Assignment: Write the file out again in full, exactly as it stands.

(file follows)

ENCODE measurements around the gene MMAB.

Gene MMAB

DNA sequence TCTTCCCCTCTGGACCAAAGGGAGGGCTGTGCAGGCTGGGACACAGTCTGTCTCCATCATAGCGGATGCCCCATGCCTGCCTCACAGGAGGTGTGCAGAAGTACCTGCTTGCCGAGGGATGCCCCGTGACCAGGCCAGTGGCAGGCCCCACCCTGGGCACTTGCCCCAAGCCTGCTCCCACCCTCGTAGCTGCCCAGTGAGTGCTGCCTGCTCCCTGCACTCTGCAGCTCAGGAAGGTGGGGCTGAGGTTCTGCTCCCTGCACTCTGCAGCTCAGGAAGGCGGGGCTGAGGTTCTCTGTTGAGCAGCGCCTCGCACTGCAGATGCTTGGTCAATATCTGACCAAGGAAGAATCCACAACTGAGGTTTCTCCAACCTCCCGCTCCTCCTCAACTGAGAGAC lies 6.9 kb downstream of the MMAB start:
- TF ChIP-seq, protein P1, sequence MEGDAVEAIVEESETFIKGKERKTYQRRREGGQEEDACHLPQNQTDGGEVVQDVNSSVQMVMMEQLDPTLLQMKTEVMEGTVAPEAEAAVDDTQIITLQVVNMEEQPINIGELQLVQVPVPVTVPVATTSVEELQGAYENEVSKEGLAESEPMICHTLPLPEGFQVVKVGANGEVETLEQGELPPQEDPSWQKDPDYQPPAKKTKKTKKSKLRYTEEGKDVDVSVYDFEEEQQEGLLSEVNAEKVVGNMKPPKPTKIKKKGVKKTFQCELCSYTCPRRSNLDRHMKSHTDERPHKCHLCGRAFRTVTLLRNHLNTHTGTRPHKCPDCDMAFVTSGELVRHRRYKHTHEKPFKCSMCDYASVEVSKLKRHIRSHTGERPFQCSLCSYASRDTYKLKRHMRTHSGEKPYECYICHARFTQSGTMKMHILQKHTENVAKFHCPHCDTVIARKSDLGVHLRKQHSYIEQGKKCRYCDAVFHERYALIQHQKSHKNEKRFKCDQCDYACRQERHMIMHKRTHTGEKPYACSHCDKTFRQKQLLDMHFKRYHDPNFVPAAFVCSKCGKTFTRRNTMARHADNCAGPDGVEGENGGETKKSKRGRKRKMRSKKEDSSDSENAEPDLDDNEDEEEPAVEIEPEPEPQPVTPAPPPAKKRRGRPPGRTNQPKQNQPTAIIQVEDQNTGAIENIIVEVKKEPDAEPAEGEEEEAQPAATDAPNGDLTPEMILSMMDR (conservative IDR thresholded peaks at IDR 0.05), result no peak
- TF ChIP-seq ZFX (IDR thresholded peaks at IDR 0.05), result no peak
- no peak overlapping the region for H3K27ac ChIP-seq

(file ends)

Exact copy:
ENCODE measurements around the gene MMAB.

Gene MMAB

DNA sequence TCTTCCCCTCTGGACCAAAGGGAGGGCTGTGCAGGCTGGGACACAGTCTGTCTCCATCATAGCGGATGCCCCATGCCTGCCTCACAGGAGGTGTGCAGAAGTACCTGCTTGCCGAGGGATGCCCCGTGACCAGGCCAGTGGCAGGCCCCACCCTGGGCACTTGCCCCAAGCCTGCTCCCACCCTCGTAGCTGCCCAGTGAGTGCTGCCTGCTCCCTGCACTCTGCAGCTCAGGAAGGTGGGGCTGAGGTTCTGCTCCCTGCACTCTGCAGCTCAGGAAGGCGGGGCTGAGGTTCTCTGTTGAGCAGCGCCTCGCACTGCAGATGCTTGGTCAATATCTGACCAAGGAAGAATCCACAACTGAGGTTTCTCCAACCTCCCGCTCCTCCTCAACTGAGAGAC lies 6.9 kb downstream of the MMAB start:
- TF ChIP-seq, protein P1, sequence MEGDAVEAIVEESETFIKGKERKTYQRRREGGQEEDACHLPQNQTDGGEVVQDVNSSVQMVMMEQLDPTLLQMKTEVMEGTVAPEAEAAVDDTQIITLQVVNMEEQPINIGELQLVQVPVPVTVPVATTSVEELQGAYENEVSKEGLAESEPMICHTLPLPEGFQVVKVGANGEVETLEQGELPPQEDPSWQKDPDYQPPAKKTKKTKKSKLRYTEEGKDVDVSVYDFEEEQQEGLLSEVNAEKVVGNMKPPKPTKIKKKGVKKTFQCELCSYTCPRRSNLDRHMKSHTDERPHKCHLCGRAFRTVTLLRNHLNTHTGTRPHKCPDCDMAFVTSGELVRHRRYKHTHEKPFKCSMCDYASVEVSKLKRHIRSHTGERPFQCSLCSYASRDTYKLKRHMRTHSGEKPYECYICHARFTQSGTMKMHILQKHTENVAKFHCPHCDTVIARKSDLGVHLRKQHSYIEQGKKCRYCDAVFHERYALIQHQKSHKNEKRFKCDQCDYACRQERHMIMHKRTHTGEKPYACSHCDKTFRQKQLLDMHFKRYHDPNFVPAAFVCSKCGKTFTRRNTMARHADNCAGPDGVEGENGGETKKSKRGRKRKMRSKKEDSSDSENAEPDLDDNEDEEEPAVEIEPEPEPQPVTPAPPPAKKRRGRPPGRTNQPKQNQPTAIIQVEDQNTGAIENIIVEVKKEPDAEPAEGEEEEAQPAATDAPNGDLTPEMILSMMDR (conservative IDR thresholded peaks at IDR 0.05), result no peak
- TF ChIP-seq ZFX (IDR thresholded peaks at IDR 0.05), result no peak
- no peak overlapping the region for H3K27ac ChIP-seq